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Anthony Levandowski, one of the founding members of Google’s self-driving car program and a former Uber executive, was sentenced to 18 months in prison and ordered to pay restitution after pleading guilty to one count of stealing self-driving car trade secrets from Google.  This sentencing comes after years of civil and criminal matters relating to this lucrative technology.

Continue Reading Prison Time for Founding Member of Self-Driving Car Program in Trade Secret Theft Case

During these unprecedented times, some people are itching to get back to “normal.” As evidenced by the excitement over the recent re-opening of some states and cities, there is an obvious desire to return to the way of life we remember. However, this likely won’t be fully possible without the development of a vaccine, which, along with health-treatment drugs, is understandably the subject of intensive development efforts.

There are lurking intellectual property (“IP”) law issues in this rush to develop a vaccine. Most notable are the potential issues surrounding possible patent infringement, and sharing (or misappropriation) of trade secrets. Drug manufacturers are racing to find treatment drugs that they can mass-produce and make a sizable profit on. But, should these manufacturers rely on patents or trade secrets to protect their drugs and vaccines? Considerations to be weighed include:
Continue Reading IP and the Novel Coronavirus: Developing a Vaccine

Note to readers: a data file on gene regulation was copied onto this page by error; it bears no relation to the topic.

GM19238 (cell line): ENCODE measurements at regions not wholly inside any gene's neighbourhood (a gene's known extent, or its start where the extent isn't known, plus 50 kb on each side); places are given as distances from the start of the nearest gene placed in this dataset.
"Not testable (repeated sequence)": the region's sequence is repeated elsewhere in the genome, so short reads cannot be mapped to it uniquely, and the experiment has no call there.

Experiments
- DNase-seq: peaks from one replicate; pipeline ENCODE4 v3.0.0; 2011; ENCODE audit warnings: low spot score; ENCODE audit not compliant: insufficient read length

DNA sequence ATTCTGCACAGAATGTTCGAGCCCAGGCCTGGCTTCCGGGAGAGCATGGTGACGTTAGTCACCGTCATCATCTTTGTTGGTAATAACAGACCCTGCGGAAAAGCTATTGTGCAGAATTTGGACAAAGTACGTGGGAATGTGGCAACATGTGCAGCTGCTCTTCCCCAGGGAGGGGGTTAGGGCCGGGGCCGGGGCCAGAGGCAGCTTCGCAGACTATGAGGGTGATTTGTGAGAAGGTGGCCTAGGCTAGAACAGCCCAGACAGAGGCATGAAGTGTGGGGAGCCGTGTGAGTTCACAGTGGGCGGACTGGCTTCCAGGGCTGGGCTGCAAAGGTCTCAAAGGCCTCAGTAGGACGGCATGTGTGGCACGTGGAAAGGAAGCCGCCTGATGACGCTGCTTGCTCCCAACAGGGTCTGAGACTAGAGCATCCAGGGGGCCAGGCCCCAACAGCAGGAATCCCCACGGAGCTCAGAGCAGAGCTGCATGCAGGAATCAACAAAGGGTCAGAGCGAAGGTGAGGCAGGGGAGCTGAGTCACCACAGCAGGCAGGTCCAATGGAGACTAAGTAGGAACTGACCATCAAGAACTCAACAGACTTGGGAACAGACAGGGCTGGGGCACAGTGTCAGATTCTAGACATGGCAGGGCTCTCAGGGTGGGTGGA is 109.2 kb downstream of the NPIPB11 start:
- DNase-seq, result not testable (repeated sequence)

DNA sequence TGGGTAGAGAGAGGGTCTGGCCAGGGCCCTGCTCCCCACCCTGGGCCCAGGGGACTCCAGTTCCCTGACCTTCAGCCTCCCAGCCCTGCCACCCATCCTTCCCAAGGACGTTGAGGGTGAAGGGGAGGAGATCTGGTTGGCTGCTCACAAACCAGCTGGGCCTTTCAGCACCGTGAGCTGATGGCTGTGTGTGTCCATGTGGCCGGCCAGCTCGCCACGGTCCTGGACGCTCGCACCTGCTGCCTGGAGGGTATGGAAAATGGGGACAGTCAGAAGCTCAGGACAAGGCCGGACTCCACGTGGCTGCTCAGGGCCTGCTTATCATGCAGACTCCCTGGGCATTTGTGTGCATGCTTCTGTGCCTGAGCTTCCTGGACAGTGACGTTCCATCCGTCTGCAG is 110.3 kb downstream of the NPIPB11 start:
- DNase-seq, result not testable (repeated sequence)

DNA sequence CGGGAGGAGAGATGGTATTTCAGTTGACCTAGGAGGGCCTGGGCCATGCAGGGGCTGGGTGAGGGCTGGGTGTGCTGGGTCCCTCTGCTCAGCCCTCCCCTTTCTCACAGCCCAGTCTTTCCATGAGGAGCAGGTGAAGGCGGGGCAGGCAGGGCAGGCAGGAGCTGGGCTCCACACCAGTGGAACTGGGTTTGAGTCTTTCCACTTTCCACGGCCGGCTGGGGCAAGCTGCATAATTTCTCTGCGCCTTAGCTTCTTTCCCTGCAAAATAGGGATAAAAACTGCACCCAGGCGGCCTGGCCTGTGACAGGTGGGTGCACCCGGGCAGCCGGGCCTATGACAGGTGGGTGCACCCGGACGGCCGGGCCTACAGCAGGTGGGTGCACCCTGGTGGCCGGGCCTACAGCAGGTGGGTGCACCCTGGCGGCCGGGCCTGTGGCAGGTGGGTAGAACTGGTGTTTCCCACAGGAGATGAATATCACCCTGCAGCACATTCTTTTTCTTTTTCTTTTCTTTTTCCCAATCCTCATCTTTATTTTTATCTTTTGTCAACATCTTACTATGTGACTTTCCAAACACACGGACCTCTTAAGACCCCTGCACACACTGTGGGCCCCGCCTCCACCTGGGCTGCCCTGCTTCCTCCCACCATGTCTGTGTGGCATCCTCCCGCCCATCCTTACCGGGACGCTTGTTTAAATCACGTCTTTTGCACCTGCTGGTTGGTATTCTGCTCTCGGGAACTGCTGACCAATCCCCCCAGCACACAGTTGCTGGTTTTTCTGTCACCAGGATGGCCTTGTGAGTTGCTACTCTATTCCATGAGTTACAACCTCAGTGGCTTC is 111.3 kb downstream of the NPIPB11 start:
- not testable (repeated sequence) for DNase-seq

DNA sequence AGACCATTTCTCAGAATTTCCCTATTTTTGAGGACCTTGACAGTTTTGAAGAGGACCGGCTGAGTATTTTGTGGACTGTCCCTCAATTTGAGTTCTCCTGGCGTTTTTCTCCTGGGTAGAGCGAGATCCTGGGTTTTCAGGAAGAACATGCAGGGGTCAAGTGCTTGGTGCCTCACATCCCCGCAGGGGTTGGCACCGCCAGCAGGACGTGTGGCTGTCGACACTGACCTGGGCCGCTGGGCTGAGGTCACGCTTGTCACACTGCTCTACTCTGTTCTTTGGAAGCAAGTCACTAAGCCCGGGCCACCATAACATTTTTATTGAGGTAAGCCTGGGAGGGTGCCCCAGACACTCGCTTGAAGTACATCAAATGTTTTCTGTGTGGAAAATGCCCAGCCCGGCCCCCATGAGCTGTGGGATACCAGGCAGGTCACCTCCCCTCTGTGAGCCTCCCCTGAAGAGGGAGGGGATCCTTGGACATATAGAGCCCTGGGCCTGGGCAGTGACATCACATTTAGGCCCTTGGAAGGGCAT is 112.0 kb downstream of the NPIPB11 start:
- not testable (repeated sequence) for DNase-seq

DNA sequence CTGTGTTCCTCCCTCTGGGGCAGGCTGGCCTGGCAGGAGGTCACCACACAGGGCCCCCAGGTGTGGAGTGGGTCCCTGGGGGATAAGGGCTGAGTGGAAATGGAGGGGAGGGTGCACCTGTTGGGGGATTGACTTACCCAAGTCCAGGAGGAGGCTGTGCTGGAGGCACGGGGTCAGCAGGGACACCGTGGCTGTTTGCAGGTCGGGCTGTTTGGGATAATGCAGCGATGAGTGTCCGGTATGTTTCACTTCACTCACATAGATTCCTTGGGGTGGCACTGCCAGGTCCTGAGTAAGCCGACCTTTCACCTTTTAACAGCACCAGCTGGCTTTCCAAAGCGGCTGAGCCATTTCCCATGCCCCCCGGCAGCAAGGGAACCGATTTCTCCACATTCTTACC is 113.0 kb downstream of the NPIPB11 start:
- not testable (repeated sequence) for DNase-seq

The United States has long struggled with intellectual property (IP) theft facilitated or condoned by the Chinese government. Just in the past year, a CNBC CFO survey reports that one in five North American corporations have had their IP stolen by China, and just below one-third of CFOs of North American-based companies on the CNBC Global CFO Council state that Chinese firms have stolen from them during the last decade. This IP theft is very costly. In fact, some sources estimate that the annual cost that international IP theft imposes on the United States exceeds $225 billion in counterfeit goods and could be as elevated as $600 billion.

Chinese entities have been alleged to steal IP from foreign companies using methods such as trading with or forming joint ventures with the companies and then gaining access to their sensitive or proprietary information. Businesses have also willingly allowed Chinese partners to access this information in exchange for accessing China’s immense market. Some examples of alleged Chinese IP theft include a conspiracy to hack into U.S. defense contractors’ computer networks to steal sensitive military data and the fact that the Chinese military has infrastructure that can look suspiciously similar to that used by the United States. In the context of urging NATO allies to ban Chinese 5G equipment, Defense Secretary Mark Esper warned at the Department of Homeland Security’s National Cybersecurity Summit last September that China is committing “the greatest intellectual property theft in human history.”
Continue Reading Is Chinese IP Theft Coming to an End?